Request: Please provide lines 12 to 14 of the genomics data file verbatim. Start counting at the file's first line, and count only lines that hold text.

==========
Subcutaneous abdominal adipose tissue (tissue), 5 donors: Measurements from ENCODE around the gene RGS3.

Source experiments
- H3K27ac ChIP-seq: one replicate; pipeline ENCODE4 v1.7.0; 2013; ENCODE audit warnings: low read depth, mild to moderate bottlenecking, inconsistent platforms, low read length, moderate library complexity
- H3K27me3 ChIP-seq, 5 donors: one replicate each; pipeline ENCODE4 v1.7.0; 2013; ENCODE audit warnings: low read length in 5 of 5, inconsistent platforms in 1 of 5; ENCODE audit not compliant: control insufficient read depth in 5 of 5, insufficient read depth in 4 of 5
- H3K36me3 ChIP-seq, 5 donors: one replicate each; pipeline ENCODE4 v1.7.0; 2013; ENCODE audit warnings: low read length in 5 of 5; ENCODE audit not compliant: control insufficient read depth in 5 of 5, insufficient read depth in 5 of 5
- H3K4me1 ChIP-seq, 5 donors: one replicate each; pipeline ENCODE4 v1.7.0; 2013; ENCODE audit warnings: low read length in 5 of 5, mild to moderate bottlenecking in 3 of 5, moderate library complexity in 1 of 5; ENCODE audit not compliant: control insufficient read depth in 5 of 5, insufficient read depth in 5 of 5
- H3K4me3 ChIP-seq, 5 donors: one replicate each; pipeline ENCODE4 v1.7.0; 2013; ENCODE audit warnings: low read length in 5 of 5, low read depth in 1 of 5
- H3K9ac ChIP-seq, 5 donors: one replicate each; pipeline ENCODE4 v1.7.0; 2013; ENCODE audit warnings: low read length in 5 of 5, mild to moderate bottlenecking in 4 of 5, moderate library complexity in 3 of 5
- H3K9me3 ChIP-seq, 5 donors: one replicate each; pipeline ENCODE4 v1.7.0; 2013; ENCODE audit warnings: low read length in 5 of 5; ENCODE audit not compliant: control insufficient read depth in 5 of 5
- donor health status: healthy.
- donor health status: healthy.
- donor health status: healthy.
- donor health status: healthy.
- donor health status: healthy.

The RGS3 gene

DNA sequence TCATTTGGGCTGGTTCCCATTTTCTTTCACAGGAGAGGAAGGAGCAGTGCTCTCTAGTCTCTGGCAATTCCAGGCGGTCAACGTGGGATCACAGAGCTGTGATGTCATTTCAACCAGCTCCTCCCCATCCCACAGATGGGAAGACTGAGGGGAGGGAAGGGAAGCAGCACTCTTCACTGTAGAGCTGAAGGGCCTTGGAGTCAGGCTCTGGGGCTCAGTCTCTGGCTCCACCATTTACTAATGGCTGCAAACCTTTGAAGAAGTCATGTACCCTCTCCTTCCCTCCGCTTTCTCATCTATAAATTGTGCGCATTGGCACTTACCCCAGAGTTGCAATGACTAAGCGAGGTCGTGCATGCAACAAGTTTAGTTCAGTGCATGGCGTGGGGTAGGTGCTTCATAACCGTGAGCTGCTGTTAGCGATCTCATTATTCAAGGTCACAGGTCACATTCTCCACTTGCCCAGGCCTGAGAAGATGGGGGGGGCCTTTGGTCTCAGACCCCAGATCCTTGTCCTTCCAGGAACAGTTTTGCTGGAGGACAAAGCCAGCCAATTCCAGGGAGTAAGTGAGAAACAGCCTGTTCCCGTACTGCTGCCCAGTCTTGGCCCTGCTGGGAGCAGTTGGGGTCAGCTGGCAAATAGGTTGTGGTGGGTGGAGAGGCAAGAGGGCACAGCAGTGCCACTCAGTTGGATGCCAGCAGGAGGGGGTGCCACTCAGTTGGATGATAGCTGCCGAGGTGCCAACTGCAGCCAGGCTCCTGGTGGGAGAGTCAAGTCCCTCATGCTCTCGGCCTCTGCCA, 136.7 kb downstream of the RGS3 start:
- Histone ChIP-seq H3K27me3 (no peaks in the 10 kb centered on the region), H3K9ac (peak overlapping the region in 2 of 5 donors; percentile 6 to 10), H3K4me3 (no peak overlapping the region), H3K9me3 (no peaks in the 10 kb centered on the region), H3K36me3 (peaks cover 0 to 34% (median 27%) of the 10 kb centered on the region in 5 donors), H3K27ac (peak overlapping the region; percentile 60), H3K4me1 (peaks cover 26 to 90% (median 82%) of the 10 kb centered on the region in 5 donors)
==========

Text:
- donor health status: healthy.
- donor health status: healthy.
- donor health status: healthy.